The Borough of
Dudley, located 10 miles or so west of Birmingham in the centre of
England, comprises the towns and districts of Dudley, Stourbridge,
Halesowen, Kingswinford and Sedgley.
founded in 1160
by Cluniac monks
The district was
one of the early centres of the Industrial Revolution, based on the
mineral wealth of the area: its coal, iron ore, limestone, and
fireclay. The riches of coal - or perhaps the smoke from the factory
chimneys in the 18th and 19th centuries! - gave rise to the name
'The Black Country'.
still has an important manufacturing base, today it is well known
for its historic castle and zoo, its nationally known open air
museum and shopping centre, real ales, and numerous tourist and
To find out more about Dudley, why not follow this link:
Council's comprehensive site
. . . and for
all the news, sport, business, leisure and property in the
district, why not visit the award-winning web site of the best
regional newspaper in Britain -
the Express & Star
and social history of the area can be experienced in the Black
Country Living Museum, which recreates urban streets, a chapel,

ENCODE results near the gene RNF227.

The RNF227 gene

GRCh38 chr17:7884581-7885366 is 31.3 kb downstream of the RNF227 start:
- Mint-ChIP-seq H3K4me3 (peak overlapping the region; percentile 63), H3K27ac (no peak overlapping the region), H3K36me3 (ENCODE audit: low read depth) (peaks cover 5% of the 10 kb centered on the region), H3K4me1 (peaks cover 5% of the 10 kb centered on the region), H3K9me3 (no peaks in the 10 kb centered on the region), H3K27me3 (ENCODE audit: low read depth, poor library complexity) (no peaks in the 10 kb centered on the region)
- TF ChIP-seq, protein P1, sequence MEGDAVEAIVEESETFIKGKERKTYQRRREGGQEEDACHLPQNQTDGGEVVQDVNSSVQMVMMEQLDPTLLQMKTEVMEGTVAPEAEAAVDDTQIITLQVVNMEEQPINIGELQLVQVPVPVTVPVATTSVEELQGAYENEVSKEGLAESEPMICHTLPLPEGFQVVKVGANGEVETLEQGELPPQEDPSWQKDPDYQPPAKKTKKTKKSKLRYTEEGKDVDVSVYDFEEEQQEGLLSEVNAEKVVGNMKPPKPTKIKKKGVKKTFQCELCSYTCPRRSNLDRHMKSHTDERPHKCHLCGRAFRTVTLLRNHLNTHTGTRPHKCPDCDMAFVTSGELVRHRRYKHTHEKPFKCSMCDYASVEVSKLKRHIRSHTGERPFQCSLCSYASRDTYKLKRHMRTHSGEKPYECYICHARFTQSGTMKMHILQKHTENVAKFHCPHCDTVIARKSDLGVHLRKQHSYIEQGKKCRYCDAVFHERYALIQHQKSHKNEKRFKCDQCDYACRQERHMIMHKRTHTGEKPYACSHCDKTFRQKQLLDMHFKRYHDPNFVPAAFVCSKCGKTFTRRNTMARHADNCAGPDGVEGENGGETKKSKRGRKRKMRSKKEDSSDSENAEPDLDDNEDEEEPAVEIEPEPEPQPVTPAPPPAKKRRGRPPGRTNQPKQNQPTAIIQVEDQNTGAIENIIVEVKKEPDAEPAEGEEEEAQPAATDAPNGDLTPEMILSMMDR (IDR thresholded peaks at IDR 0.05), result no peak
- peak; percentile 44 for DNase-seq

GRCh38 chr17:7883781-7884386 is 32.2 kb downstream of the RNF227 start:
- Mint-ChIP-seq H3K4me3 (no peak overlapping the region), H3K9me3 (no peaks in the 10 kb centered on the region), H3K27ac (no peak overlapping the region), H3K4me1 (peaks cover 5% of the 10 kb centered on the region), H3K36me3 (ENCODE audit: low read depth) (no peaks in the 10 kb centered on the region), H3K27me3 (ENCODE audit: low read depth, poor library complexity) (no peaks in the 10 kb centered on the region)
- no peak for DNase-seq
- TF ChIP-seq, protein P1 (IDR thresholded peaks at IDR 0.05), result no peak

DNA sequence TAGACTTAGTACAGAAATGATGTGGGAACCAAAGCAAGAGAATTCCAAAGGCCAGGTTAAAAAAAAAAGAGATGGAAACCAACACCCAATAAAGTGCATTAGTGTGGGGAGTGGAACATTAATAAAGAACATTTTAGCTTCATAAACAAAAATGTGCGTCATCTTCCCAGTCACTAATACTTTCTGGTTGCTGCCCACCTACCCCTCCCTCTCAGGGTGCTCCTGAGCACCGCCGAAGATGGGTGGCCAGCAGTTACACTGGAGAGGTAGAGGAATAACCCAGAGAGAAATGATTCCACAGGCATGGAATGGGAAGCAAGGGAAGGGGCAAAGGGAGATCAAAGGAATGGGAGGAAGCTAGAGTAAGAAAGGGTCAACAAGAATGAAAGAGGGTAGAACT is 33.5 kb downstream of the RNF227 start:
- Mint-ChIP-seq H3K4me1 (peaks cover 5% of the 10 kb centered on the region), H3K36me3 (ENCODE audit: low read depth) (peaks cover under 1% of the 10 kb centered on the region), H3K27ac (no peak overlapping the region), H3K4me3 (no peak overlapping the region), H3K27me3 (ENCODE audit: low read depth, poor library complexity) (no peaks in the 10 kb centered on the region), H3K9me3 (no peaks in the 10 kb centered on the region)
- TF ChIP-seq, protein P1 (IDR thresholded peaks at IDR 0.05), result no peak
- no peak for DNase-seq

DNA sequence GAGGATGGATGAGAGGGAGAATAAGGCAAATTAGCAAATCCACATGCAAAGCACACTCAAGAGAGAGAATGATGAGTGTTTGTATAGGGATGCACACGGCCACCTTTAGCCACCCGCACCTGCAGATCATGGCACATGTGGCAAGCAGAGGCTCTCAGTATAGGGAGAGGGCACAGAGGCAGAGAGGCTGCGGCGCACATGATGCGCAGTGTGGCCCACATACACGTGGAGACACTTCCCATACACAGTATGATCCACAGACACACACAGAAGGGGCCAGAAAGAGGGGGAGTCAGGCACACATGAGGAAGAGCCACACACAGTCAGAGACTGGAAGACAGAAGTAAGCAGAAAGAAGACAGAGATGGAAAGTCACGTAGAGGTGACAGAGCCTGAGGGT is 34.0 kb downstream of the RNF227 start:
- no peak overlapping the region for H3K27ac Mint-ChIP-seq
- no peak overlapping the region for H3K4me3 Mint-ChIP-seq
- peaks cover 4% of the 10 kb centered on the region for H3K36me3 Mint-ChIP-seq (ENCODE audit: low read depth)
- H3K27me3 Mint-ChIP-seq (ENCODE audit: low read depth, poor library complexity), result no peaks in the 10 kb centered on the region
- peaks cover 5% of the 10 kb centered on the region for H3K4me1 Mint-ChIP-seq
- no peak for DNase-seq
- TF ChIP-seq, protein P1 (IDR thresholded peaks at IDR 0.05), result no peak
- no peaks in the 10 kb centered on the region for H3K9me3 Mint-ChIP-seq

factories, coal mine and canals as they were in byegone days.
Country Living Museum website
|Dudley Zoo has
a large and most varied collections of animals. The paddocks and enclosures surrounding the castle make
an unusual setting for lions and bears, giraffe and meerkats,
and a host of other exotic creatures.
Dudley Zoo website
An Anglo-Saxon prince,
Dudo, is reputed to have built a castle on the hill in AD 700
and led to the present name of the town Dudley.
Dudley was a prominent market town, and from Dudley Castle the
barons ruled over a sizeable proportion of the West Midlands.
Dudley Castle's C14 tower was severely
damaged during the English Civil War
The castle was
visited by Queen Elizabeth I and was inhabited until 1750 when it
was gutted by a devastating fire. During the civil wars the castle
was a royal garrison, but it was beseiged in 1644 and finally
captured in 1646 by the republican 'Roundhead' troops, who
demolished much of the 14th century keep.
Red House Cone, former Stuart Crystal Glassworks,
of Amblecote, Wordsley and Brierley Hill have been centres of
the crystal glass industry since French glassmakers arrived in
the early 17th century. The White House Cone Museum of Glass, opening soon, will display a world class collection.
At the south of
the borough is the town of Stourbridge. The first locomotive to
be run in the USA, the 'Stourbridge Lion', and the first to be
run in the Midlands, 'Agenoria', were built at Foster, Rastrick & Co's Foundry in Stourbridge in 1829.